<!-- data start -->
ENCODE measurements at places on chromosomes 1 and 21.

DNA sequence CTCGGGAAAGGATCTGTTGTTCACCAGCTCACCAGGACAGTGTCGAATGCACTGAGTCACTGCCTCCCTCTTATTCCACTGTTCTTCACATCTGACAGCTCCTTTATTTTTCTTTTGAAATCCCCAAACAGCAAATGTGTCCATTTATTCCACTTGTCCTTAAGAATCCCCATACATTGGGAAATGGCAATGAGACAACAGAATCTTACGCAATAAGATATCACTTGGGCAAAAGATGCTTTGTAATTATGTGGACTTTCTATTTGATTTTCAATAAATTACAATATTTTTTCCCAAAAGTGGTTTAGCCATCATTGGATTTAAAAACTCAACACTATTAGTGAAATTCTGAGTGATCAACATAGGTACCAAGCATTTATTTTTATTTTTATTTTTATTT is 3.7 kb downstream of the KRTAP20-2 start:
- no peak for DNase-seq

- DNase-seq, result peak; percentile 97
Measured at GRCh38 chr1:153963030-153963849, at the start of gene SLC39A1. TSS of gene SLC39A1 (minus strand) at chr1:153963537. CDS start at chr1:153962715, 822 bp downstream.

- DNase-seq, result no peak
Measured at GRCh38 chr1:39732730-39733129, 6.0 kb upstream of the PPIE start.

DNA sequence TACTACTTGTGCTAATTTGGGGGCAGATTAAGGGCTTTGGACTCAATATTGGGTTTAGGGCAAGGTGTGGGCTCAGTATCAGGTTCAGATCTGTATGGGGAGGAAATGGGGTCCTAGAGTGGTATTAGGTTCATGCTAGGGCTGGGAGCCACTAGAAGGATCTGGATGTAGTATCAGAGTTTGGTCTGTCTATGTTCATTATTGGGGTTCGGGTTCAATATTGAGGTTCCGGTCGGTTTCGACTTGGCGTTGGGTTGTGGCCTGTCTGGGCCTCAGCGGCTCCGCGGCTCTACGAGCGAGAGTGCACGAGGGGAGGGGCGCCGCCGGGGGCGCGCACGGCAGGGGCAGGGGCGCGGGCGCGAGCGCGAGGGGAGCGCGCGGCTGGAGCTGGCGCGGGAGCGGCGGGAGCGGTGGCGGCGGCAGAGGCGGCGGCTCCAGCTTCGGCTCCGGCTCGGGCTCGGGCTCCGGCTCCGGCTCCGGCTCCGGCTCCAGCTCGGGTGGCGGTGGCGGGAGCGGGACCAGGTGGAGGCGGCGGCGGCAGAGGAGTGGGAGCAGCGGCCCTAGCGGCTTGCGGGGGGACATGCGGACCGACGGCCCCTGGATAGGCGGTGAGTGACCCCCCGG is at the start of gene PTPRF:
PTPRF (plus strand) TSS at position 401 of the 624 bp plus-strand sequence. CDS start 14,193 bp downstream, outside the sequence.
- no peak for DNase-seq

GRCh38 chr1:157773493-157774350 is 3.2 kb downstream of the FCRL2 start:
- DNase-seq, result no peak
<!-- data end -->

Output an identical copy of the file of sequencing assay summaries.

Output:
ENCODE measurements at places on chromosomes 1 and 21.

DNA sequence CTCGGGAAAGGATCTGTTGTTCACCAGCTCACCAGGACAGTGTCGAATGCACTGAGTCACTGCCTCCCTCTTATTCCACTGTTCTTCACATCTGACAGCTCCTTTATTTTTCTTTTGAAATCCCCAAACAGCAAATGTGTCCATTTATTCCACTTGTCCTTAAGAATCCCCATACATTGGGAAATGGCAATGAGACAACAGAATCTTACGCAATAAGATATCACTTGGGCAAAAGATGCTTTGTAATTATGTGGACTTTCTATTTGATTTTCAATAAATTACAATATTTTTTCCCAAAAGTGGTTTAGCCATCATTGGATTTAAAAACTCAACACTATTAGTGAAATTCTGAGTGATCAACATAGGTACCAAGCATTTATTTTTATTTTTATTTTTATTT is 3.7 kb downstream of the KRTAP20-2 start:
- no peak for DNase-seq

- DNase-seq, result peak; percentile 97
Measured at GRCh38 chr1:153963030-153963849, at the start of gene SLC39A1. TSS of gene SLC39A1 (minus strand) at chr1:153963537. CDS start at chr1:153962715, 822 bp downstream.

- DNase-seq, result no peak
Measured at GRCh38 chr1:39732730-39733129, 6.0 kb upstream of the PPIE start.

DNA sequence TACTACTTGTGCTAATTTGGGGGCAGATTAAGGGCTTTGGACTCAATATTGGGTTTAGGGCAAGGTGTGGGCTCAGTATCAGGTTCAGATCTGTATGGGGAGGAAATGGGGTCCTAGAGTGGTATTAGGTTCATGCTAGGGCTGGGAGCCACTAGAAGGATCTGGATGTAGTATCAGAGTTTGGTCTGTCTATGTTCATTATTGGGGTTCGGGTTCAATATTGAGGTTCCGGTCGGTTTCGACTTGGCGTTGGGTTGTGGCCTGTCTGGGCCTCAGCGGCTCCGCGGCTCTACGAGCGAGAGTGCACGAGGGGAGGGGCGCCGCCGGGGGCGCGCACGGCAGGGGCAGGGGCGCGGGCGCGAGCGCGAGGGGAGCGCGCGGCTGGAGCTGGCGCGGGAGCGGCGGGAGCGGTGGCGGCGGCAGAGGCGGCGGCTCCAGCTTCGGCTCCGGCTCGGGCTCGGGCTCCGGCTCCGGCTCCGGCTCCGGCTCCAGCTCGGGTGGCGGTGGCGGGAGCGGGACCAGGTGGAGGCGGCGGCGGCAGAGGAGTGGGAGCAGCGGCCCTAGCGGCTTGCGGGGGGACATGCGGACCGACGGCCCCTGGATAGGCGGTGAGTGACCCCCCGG is at the start of gene PTPRF:
PTPRF (plus strand) TSS at position 401 of the 624 bp plus-strand sequence. CDS start 14,193 bp downstream, outside the sequence.
- no peak for DNase-seq

GRCh38 chr1:157773493-157774350 is 3.2 kb downstream of the FCRL2 start:
- DNase-seq, result no peak